CalGiant makes it happen
Madera was one of the few regular stage races (stretching the definition, of course) we had in this area for a number of years … and the TT is decent … and the road race hurts in almost good ways. So, we go.
But after coming from the high-octane festivus and feats of strength that was the MERCO Stage Race … racing Madera was a serious let-down. It was like our unions got busted and we were all back to making minimum wage.
Evan Huffman was pretty dominating this weekend, as was the youth movement of CalGiant. There was an eerie parallel between Bissell’s domination at MERCO and the teamwork and racing tactics put in by the Giant Berries at Madera.
Huffman put in two stellar time trials, then the team rallied around him in the road race – performing a picture perfect display of tactics and delivery. After the requisite furiousity in a road race that establishes the break, 3-men stormed away and the large contingent of Berries settled themselves at the front of the 70-rider field and went about their business.
Veterans Ozzie Olmos and Keith Miller guided the young team to a masterful pace-setting – keeping the break in sight, reeling them in late, then launching Huffman away in the deal-sealing final move that secured the GC victory.
The break was being driven by superpowerhouse Logan Loader. Loader was close enough on GC that the CalGiant chase behind was legit and focused. The Berries could not lay off the throttle. Loader was very, very impressive. Again.
Late in the race – Vinny Owens of Sierra Pacific threw a haymaker attack and Huffman followed. Ken Peterson joined them and they ended up with a significant lead on the shattered pack that would finish behind. Owens would take the stage win and move up to 2nd in GC behind Huffman. Awesome.
Madera pictures and results are posted – but I heard there might be a couple of errors – so can’t say if that’ll all change.
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There’s always more stories that deserve highlighting – but there are a few notables I’d like to snip out from the p1/2s at Madera:
- Specialized Red-Youth, Kyle Torres, scorching up the Ben Hur opening TT in a 32:45 for 2nd place. kapow, that’s huge. Russ White had told me this kid was one to watch. Torres backed that hillclimb result up with a strong 22:31 in the flat TT the next morning. That’s showing some ability to stay in the hurtwagon.
- Marc Pro-Stava’s Justin Rossi crushed the flat TT Saturday morning … bruising the clock at a 21:22. Loader was the silver medal for the TT by a few seconds … giving a bit of scare to all those people who thought this was a kid only made for the field sprints. That’s fast ragin’ against the clock, yo.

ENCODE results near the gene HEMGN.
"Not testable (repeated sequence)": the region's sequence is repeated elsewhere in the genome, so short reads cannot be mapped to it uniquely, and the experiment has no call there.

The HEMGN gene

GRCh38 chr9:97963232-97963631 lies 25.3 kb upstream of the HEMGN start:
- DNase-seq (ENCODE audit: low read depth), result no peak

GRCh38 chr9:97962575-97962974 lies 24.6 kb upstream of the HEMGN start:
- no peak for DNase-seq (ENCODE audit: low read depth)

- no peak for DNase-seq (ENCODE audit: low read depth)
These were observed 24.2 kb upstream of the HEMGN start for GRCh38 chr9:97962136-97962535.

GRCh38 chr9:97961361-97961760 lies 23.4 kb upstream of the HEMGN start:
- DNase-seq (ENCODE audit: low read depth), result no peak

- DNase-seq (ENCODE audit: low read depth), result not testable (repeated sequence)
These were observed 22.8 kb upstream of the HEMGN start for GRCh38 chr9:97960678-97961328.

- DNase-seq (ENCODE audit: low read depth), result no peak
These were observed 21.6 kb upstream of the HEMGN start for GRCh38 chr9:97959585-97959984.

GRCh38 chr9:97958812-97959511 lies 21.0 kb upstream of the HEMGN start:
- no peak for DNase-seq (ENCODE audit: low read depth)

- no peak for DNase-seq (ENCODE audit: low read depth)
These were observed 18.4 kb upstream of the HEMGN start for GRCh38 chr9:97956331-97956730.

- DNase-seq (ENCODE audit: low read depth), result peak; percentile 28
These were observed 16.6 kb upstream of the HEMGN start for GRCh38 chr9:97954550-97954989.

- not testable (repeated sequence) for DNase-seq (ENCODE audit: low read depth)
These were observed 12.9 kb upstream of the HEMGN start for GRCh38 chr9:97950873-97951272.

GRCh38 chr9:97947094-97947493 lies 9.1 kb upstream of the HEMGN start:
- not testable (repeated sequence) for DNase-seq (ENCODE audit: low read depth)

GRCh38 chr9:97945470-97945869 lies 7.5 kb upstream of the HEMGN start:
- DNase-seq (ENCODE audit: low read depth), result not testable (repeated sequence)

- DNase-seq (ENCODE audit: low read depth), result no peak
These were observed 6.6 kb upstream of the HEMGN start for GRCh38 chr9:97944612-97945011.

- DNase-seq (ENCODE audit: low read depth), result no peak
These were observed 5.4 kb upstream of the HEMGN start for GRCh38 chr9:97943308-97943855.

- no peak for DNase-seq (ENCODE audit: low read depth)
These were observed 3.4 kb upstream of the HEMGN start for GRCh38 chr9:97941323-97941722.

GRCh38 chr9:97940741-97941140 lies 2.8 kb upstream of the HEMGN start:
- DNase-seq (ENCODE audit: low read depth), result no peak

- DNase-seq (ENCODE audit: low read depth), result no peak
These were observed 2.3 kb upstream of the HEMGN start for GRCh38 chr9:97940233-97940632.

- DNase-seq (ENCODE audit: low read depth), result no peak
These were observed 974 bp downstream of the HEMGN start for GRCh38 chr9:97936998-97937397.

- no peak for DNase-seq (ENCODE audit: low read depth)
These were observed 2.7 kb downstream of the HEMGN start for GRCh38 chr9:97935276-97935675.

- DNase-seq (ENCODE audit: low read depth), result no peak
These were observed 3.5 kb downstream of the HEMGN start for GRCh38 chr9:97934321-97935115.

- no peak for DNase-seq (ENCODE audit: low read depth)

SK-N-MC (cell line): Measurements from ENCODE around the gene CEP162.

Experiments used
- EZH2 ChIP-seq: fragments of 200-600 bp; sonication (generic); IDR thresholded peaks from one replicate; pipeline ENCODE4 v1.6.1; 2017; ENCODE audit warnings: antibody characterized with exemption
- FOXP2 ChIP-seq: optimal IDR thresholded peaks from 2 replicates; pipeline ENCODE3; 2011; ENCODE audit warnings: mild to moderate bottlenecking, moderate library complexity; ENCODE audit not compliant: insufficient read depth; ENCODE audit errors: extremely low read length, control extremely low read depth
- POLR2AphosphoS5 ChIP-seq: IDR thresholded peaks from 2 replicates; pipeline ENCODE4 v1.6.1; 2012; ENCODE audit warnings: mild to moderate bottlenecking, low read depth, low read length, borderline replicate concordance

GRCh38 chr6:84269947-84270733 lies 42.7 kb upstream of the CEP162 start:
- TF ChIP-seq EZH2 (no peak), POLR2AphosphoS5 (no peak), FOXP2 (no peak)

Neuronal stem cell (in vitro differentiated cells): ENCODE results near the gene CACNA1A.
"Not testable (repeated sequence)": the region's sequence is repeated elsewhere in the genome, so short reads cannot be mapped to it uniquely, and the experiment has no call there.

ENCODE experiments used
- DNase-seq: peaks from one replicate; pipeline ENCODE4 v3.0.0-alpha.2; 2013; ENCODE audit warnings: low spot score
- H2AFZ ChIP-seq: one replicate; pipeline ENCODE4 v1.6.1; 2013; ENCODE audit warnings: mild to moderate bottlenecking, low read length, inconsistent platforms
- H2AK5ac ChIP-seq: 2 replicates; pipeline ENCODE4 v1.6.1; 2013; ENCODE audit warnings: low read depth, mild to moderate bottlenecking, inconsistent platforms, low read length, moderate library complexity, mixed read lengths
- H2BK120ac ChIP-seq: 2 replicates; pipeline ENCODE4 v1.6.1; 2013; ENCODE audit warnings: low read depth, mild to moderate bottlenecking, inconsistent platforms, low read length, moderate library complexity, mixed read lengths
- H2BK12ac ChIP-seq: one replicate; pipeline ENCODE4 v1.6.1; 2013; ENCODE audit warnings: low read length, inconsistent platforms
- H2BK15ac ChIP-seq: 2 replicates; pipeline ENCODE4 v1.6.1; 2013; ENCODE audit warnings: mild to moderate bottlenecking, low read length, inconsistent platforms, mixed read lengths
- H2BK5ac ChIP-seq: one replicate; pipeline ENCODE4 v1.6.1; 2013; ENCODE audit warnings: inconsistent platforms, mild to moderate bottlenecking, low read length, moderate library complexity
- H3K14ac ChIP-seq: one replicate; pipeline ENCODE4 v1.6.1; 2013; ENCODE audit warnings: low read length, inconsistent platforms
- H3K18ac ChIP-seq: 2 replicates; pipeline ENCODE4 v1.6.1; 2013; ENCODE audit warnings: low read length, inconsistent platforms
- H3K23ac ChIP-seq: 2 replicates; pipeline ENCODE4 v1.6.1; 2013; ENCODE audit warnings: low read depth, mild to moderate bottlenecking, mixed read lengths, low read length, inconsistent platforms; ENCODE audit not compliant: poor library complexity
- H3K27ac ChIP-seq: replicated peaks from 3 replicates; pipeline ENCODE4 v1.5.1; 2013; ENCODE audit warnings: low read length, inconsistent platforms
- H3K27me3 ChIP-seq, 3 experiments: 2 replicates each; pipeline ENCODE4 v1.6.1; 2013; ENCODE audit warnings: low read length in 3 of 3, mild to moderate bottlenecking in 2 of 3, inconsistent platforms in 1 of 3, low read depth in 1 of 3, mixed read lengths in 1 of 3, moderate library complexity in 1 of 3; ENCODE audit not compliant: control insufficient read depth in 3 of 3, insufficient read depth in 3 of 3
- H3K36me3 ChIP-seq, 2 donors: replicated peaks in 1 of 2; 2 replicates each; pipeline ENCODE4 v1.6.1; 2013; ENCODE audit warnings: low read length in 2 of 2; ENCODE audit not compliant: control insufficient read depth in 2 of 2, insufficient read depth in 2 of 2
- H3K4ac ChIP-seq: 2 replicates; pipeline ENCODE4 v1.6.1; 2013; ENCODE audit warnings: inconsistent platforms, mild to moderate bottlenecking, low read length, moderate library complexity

- Eric Wohlberg winning the crit. Hello?… that man can bite through f*cking steel.
- Heal up thoughts to Brian Bosch. He was caught in a pretty big pileup in the p1/2 criterium Saturday afternoon. There was no where for him to go but right into, over, and through guys who had stacked it in front of him. Get well, BigB.
And also worth noting were the team colors Bosch was in this weekend … back to riding with the Sierra Pacific squad. For some reason, the Yahoo! cycling team decided to let go one of the best cyclists this region has ever seen. So that just leaves Pat Briggs as the sole cyclist on that squad from a year ago. Oh, indications…
- Webcor’s one result of the weekend, Tore Nauta‘s 21:47 in the TT for 5th. That’s a solid result … but Rand Miller needs to get his chubby butt out to more races.
Women p1/2 … surprises
The big story of the weekend was how the women of Norcal forgot about, or underestimated the power of Cara Gillis. Gillis rides out of SoCal for the Missing Link Training Systems/Specialized-something-or-others, and has come up north in the past to race the Kern County Women’s Stage Race. She was also a former Touchstone Climbing rider.
On lap 2 of the road race, Gillis leapt out of the field and threw all of her cards on the table. Soon after, her teammate Leah Guloien and Metromint’s Annie Fulton bridged across and the winning break was established – never to be seen again.
Metromint had a tough tactical decision to make – allow Fulton a chance to get a result of her own, or chase the move down and try and launch Molly Van Houweling into a GC winning effort of her own.
Now, the situation at that point was quite intriguing – MVH was second in GC by 29 seconds to a Seattle area rider, Rae Shaw -who had pulled out a blistering TT win, clocking a 23:14. Gillis was over a minute down on MVH, but ahead of Fulton by 1:16.
If Metromint allows Gillis up the road, they are giving her the GC unless Fulton can attack her and gain a huge amount of time. Owch. Or, the team is content to give Fulton a chance at 2nd in the GC if the break gets over 2 minutes on the field, overtaking both Shaw, MVH, and Olivia Dillon.
Oh, mental machinations!